7 June: The College forms a new social enterprise called VacEquity Global Health (VGH) to bring its COVID-19 vaccine to the world. For the UK and low-income countries, Imperial and VGH will waive royalties and charge only modest cost-plus prices to sustain the enterprise’s work, accelerate global distribution and support new research.  

Meanwhile, the COVID-19 Response Team publishes several findings in new reports. 

  • Lockdown works: The first, on 8 June, concludes that lockdown and school closures in Europe may have prevented 3.1m deaths by successfully reducing the transmission levels of the virus. In the UK though, they find that while COVID-19 transmission has slowed, the epidemic remains likely to continue for months, even if lockdown controls and social distancing remained unchanged. According to the researchers, easing social-distancing restrictions should be considered very carefully as small increases in contact rates are likely to risk resurgence of the disease. 
  • No sign of herd immunity: There is no evidence that declines in the transmission of COVID-19 are linked to “herd immunity”, the researchers say. They conclude that the decline in cases and deaths is a result of lockdowns, behavioural shifts, social distancing and other interventions. This means that the epidemic is still at a relatively early stage and that a large proportion of the population in these areas remain susceptible to the virus.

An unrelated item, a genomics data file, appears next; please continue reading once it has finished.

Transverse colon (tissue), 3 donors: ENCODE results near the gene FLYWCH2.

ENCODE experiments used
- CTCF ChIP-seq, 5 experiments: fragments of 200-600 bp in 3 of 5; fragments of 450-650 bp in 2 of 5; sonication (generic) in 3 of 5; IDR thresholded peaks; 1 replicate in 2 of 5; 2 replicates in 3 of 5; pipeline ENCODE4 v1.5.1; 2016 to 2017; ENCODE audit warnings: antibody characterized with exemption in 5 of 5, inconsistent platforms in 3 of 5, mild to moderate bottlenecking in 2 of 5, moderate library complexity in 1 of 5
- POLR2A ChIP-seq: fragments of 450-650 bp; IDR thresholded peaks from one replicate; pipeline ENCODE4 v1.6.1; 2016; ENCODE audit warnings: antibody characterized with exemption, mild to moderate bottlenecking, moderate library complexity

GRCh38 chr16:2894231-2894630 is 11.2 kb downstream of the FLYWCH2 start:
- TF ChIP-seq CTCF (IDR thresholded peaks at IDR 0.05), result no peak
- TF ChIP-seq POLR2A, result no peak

• “As the world copes with the coronavirus pandemic, many countries have achieved control through great effort and cost,” says study author Dr Samir Bhatt. “Only a small percentage of people have been infected, the infection fatality rate is higher than seasonal flu, and this terrible disease is unlikely to go away on its own. Claims to the contrary, suggesting that we have already reached herd immunity, can be firmly rejected by independent, credible data from around the world. In short, the pandemic is far from over.” 

Professor Neil Ferguson tells MPs attending the Science and Technology Committee that introducing lockdown measures in the UK a week earlier would have reduced deaths by at least half

A new study led by Imperial College Academic Health Science Centre (AHSC) researchers confirms that the Kawasaki-like syndrome linked to COVID-19 in children is a new condition. The condition, which the researchers name Paediatric Inflammatory Multisystem Syndrome Temporally associated with SARS-CoV-2 (PIMS-TS), is studied in 58 children admitted to eight hospitals in England. The condition is believed to be extremely rare, but there are concerns about long-lasting coronary damage. Less than 200 cases have been reported in England with a range of symptoms and severity and most children have already recovered.